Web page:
Spotlight

Spotlight

Each month, the Office of Sponsored Programs will spotlight a different PI and their research. If you are interested in being featured in our next spotlight, please email sponsoredprograms@jjay.cuny.edu. Please be sure to provide us with an abstract (3-5 paragraphs) about your research, explanation of your recent project, the amount your project (s) were funded for, special events that you are hosting or coordinating, obstacles or challenges you faced during the application process, if applicable, and a photo of yourself.   

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From L to R: Andrew Evelo, Margaret Bull Kovera, Melanie Close

Margaret Bull Kovera, PhD
Professor, Department of Psychology

John Jay College of  Criminal Justice

Dr. Margaret Bull Kovera is a Presidential Scholar and Professor of Psychology at John Jay College of Criminal Justice. Her research interests include eyewitness identification accuracy and legal decision-making by jurors, attorneys, and judges. Her research on this topic has received over $2 million in funding from the National Science Foundation’s Law and Social Sciences Program, with continuous funding since 1997.  She ranks #5 on a list of researchers who have received the most funding from NSF’s Law and Social Science Program since its inception in 1966.

Currently, Dr. Kovera has a major grant from the NSF to support her work investigating whether phenotypic bias plays a role in the increased risk of misidentification that African-American men face.  Specifically, phenotypic bias refers to the tendency for people to associate criminality with people, even African-American people, who express a more African facial phenotype (e.g., darker skin, prominent brow, wider nose, thicker lips) than with those who express a more European faci al phenotype. This association of African features with criminality results in a number of poor criminal justice outcomes for those possessing the features. In a series of four studies, Kovera and her students are testing whether this bias contributes to the misidentification of innocent African-American suspects and whether procedural safeguards designed to protect suspects against misidentification work to mitigate this bias. 

In addition, Dr. Kovera is a PI on two grants with her doctoral students, Andrew Evelo and Melanie Close. These Doctoral Dissertation Improvement Grants provide funding to support the data collection for their dissertations. Evelo is studying whether the motivation and ability of lineup administrators to transmit cues to witnesses about which lineup member is the suspect influence administrators’ suggestive behaviors during the identification procedure. He is also examining whether the motivation and ability of witnesses to receive and use these cues moderates their effects on witnesses’ likelihood of choosing the suspect.  Close is investigating whether police use of problematic interrogation techniques (e.g., suggesting that they have evidence against the suspect that they don’t have) have downstream consequences for the plea-bargaining decisions of both guilty and innocent suspects.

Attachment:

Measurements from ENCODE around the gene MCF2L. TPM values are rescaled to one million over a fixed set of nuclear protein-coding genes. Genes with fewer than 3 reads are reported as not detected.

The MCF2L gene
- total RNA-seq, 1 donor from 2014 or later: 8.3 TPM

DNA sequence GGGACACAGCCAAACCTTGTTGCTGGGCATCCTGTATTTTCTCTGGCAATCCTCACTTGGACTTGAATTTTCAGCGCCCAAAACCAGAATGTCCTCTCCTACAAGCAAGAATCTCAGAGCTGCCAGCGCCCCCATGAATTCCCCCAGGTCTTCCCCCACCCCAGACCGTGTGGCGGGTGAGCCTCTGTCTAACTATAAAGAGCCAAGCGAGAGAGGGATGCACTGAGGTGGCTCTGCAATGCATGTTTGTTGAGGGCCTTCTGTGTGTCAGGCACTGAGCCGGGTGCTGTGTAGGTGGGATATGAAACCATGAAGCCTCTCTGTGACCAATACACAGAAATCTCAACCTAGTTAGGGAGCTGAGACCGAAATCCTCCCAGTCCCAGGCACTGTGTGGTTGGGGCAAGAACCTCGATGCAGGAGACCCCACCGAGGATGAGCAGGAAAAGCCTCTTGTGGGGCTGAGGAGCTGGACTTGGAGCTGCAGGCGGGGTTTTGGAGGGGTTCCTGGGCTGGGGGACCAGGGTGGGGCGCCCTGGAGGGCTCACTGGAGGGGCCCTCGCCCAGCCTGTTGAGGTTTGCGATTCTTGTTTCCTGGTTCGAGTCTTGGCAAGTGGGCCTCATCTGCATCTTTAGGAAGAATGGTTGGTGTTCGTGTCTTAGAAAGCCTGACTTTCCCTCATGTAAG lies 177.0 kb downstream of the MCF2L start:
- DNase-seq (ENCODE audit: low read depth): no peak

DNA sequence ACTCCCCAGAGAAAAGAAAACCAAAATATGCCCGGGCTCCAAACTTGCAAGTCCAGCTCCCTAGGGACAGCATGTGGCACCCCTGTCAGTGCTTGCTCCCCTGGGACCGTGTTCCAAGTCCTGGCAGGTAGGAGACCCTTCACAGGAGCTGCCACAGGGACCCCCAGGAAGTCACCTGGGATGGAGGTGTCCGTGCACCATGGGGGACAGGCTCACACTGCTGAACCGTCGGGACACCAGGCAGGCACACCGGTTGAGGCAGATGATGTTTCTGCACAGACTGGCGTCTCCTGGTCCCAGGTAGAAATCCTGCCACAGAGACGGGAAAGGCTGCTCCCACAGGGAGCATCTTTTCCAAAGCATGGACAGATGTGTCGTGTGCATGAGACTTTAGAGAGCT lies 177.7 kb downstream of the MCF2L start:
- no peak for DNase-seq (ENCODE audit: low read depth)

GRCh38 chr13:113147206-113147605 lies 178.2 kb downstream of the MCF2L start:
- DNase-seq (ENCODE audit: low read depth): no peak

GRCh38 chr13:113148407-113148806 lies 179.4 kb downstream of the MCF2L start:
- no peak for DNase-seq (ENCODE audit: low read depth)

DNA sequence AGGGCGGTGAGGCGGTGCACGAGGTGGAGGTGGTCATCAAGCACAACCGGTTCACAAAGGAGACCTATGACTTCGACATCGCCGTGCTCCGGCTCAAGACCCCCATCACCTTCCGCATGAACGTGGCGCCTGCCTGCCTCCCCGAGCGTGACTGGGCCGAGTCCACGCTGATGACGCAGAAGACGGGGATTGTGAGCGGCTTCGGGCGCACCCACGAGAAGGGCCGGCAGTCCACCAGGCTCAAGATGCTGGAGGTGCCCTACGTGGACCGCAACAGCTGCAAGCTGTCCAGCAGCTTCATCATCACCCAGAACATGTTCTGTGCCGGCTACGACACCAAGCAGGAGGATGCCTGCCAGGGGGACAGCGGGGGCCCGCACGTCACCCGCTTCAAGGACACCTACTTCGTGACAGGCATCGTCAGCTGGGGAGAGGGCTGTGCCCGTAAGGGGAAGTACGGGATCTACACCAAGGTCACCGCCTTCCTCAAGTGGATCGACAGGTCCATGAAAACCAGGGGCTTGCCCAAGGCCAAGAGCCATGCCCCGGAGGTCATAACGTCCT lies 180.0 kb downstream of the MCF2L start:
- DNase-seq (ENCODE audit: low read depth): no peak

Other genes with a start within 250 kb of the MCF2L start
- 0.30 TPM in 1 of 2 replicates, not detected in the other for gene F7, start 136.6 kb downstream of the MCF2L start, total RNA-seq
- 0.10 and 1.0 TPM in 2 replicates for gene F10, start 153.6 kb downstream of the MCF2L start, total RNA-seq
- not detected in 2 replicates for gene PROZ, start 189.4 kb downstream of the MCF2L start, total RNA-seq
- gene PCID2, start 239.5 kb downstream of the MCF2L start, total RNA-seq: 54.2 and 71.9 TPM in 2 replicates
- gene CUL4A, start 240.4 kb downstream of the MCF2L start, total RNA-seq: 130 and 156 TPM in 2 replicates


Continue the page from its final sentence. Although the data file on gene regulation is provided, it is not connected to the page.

Kovera’s laboratory hosts over 20 student researchers, including undergraduate, master’s, and doctoral students who work together with Kovera to execute the three NSF-funded projects and many studies that are currently being conducted in the lab.  Some representative publications from the last few years, with students’ names appearing in bold font, appear below. 

Kovera, M. B. (Ed). (2017). The psychology of juries.  Washington, DC: American Psychological Association.

Chorn, J. A., & Kovera, M. B. (in press). Variations in reliability and validity do not influence judge, attorney, and juror decisions about psychological test evidence. Law and Human Behavior

Vitriol, J. A., & Kovera, M. B. (2018).  Exposure to capital voir dire may not increase convictions despite increasing pretrial presumption of guilt.  Law and Human Behavior, 42, 472-483. doi: 10.1037/lhb0000304

Modjadidi, K., & Kovera, M. B. (2018). Viewing videotaped identification procedure increases jurors’ sensitivity to single-blind lineup administration.  Law and Human Behavior, 42, 244–257. doi: 10.1037/lhb0000288

Zimmerman, D. M., Chorn, J. A., Rhead, L. M., Evelo, A. J., & Kovera, M. B. (2017).  Memory strength and lineup presentation moderate effects of administrator influence on mistaken identifications. Journal of Experimental Psychology: Applied, 23, 460–473. doi: 10.1037/xap0000147

Kovera, M. B., & Evelo, A. J. (2017).  The case for double-blind lineup administration.  Psychology, Public Policy and Law, 23, 421–437. doi: 10.1037/law0000139

Dr. Kovera is a Fellow of the American Psychological Association, the Association for Psychological Science, the American Psychology-Law Society (APLS), the Society for Personality and Social Psychology, the Society for Experimental Social Psychology, and the Society for the Psychological Study of Social Issues. She has presented her research on eyewitness identification for members of Congress on the Hill and as part of the Distinguished Lecturer Series at the National Science Foundation. She has won a number of awards for her research, including the APLS Dissertation Award (1994), the APLS/AAFP Saleem Shah Early Career Award in Psychology and Law (2000), and APLS Outstanding Book Award (2018) for The Psychology of Juries, published by the American Psychological Association.  She is a co-author (with Gary Wells and others) of the current APLS-sponsored scientific review paper on evidence-based recommendations for the collection of eyewitness evidence.